Restful and historic Berchtesgaden

Berchtesgaden is good for the soul. 

This picture-postcard region, set amid the Bavarian Alps, in south-eastern Germany, is quiet, historic and scenic.

In the late afternoon, about the only sounds from the quaint villages are faint traces of Bavarian music,the pearling of church bells and the trickle of running streams.

The people are particularly welcoming, considering the World War II devastation suffered by the Berchtesgaden only a generation or so ago.

We wandered to beer halls unannounced to sample the local product – and were accepted warmly. 

A highlight of Berchtesgaden is the emerald-coloured Lake Konigssee, which a spectacular fjord set in the Bavarian Alps.

The eight- kilometre long lake nestles between mighty Alps from which tumble spectacular waterfalls.
Internationally recognised

Partway along the Konigssee sits one of the world’s most-photographed structures, the chapel of St Bartholoma, which has been the site of a church since 1134.

The red-domed chapel, as it currently exists, was built in the 17th Century.


Until the start of the 19th Century, it was the summer seat for the Prince Abbott’s of Berchtesgaden.


Later, the Bavarian kings designated it as their hunting castle.

We’ve always wanted to visit the Konigssee; hear its famous echo-chamber between the Alps; and photograph St Bartholoma.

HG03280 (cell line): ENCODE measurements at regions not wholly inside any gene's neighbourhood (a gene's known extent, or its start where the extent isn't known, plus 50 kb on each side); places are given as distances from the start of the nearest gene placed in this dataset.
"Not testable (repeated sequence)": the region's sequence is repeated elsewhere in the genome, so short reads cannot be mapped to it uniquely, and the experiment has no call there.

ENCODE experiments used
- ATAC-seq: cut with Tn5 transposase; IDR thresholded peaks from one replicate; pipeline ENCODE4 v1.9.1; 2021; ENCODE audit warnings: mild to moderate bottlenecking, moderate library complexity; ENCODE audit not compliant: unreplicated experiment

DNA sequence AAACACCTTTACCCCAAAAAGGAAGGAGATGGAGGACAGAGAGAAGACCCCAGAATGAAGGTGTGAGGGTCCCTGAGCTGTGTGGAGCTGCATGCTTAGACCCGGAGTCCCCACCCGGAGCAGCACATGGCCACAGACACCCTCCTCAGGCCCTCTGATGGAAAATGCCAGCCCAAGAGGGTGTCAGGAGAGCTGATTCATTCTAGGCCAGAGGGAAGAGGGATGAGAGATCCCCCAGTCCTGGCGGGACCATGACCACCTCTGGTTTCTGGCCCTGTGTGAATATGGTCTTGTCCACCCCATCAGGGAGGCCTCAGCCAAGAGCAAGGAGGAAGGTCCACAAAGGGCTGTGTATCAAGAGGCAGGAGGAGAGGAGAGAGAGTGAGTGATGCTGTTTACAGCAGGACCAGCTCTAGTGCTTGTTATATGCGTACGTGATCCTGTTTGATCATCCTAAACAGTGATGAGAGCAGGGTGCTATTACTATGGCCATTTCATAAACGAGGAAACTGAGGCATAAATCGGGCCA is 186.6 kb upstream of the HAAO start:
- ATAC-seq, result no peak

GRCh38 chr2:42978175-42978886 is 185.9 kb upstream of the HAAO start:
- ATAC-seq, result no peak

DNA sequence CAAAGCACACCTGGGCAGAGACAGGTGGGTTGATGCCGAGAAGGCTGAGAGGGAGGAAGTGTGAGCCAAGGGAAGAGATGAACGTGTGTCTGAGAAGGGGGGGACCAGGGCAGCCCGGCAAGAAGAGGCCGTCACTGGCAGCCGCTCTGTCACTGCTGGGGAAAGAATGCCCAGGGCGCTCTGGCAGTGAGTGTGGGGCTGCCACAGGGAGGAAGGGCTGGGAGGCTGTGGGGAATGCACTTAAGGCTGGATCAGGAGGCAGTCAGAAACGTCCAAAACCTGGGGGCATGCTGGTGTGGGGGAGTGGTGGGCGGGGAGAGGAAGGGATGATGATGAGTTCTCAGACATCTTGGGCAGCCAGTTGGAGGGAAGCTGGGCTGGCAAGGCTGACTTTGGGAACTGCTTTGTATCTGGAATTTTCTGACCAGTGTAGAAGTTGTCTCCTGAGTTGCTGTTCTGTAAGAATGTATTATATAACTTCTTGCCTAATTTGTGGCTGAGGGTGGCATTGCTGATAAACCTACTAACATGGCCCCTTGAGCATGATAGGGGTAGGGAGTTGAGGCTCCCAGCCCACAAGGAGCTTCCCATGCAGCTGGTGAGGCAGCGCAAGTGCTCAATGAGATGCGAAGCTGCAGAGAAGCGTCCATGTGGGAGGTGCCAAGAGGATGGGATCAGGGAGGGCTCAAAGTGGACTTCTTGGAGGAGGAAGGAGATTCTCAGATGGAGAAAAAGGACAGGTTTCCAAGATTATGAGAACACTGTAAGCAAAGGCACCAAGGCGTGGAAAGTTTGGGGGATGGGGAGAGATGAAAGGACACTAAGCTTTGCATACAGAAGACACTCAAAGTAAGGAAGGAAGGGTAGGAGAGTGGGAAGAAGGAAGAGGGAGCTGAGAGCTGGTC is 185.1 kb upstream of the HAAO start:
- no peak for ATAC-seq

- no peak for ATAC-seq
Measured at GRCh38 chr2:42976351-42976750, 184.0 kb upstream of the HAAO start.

So, it was a special treat to be taken on an electric boat cruise, where we marvelled at the clear waters, up to 150 metres deep on average.


We also found the view of the church – set against the backdrop of snow-tipped alps – to be as beautiful as anticipated.

As the boat glided across the water between massive cliff faces, its captain paused to play a note on a type of trumpet. 

The sound hit the nearest cliff, known as Echowand and then bounced around the lake like a gunshot. Back in the day, boats apparently did fire a pistol, which echoed up to seven times around the mountains.


On top of one of the Alps at 1843 metres, is the Kehlsteinhaus – or Eagle’s Nest – which was Adolf Hitler’s diplomatic house.


But that’s another story and another destination for us to explore. 

Stay tuned

Note: the writer flew to Europe courtesy of Scoot Airlines

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